previous next
[363] anxious to witness a representation of its most striking scenes on the stage.1 Hildreth's “White Slave” is also finding a rapid2 sale.3 Another volume, called “Uncle Tom in England,” has been published. Ten thousand copies were taken by “the trade” the first day. There is just now an unprecedented demand for anti-slavery literature. Behold the fruit of your labors and rejoice.

Wendell Phillips, writing on January 10, 1853, to Elizabeth Pease concerning the late Anti-Slavery Bazaar, reported:

We could not see that “Uncle Tom” helped us to any more4 purchasers. It seems he aided in giving us more goods from England. We made up a purse and bought a beautiful French5 bronze statuette of a negro for Mrs. Stowe. . . . By the by, Mrs. Stowe is coming to your country, by invitation of6 Wardlaw, etc. I fear she will fall into bad hands and do us harm.7 But we must endure. Her service to the cause has been a great one. But “ Uncle Tom” would never have been written8 had not Garrison developed the facts; and never would have9 succeeded had he not created readers and purchasers. She has called on Garrison,10 and visited our Depository. Whether she knows anything of the real obstacles and difficulties of such a cause as ours, I cannot tell. I am afraid religious associations will throw her into Tappan's hands. Well, after all,11 as long as there are slaves there'll be work, and no one can hinder our aiding. Let God and the future see to men's being understood.

The beginning of Mrs. Stowe's acquaintance with Mr. Garrison could not have been very remote from the date of the following letter from her distinguished brother, who felt a drawing in the same direction.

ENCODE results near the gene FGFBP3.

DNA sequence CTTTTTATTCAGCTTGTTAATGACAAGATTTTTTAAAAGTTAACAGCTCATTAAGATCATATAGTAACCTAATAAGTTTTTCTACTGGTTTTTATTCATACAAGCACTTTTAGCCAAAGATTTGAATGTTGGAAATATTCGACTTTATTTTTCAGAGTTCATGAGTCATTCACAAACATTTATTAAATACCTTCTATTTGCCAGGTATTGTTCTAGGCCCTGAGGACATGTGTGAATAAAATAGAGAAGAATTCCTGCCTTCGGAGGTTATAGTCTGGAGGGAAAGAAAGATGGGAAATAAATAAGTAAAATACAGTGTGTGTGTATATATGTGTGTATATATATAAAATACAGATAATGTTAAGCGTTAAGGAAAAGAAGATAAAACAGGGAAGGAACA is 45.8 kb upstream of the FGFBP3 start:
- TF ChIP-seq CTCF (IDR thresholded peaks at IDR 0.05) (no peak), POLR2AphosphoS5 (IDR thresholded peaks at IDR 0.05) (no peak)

1 The story was dramatized in Boston a little later (Lib. 22.191).

2 Richard Hildreth; Lib. 23.51.

3 This was “Archy Moore,” with a new catch-title (Lib. 22: 118, and ante, p. 111).

4 Ms.

5 Lib. 23.15.

6 Lib. 23.33, 35.

7 Rev. Ralph Wardlaw.

8 Lib. 23.73.

9 Cf. Lib. 23.26.

10 In the course of this interview Mrs. Stowe inquired earnestly, but in no offensive spirit, ‘Mr. Garrison, are you a Christian?’ The question was a proper one, as Mr. Garrison had already put it to her in connection with her views of non-resistance (ante, p. 361). It was met smilingly on his part, and substantially as was of old the inquiry, ‘And who is my neighbor?’

11 Lewis Tappan.

Creative Commons License
This work is licensed under a Creative Commons Attribution-ShareAlike 3.0 United States License.

An XML version of this text is available for download, with the additional restriction that you offer Perseus any modifications you make. Perseus provides credit for all accepted changes, storing new additions in a versioning system.

hide Places (automatically extracted)

View a map of the most frequently mentioned places in this document.

Download Pleiades ancient places geospacial dataset for this text.

hide People (automatically extracted)
Sort people alphabetically, as they appear on the page, by frequency
Click on a person to search for him/her in this document.
W. L. G. Lib (6)
W. L. Garrison (5)
Calvin E. Stowe (4)
Ralph Wardlaw (2)
Lewis Tappan (2)
Richard Hildreth (2)
Wendell Phillips (1)
Elizabeth Pease (1)
Archy Moore (1)
hide Dates (automatically extracted)
Sort dates alphabetically, as they appear on the page, by frequency
Click on a date to search for it in this document.
January 10th, 1853 AD (1)
hide Display Preferences
Greek Display:
Arabic Display:
View by Default:
Browse Bar: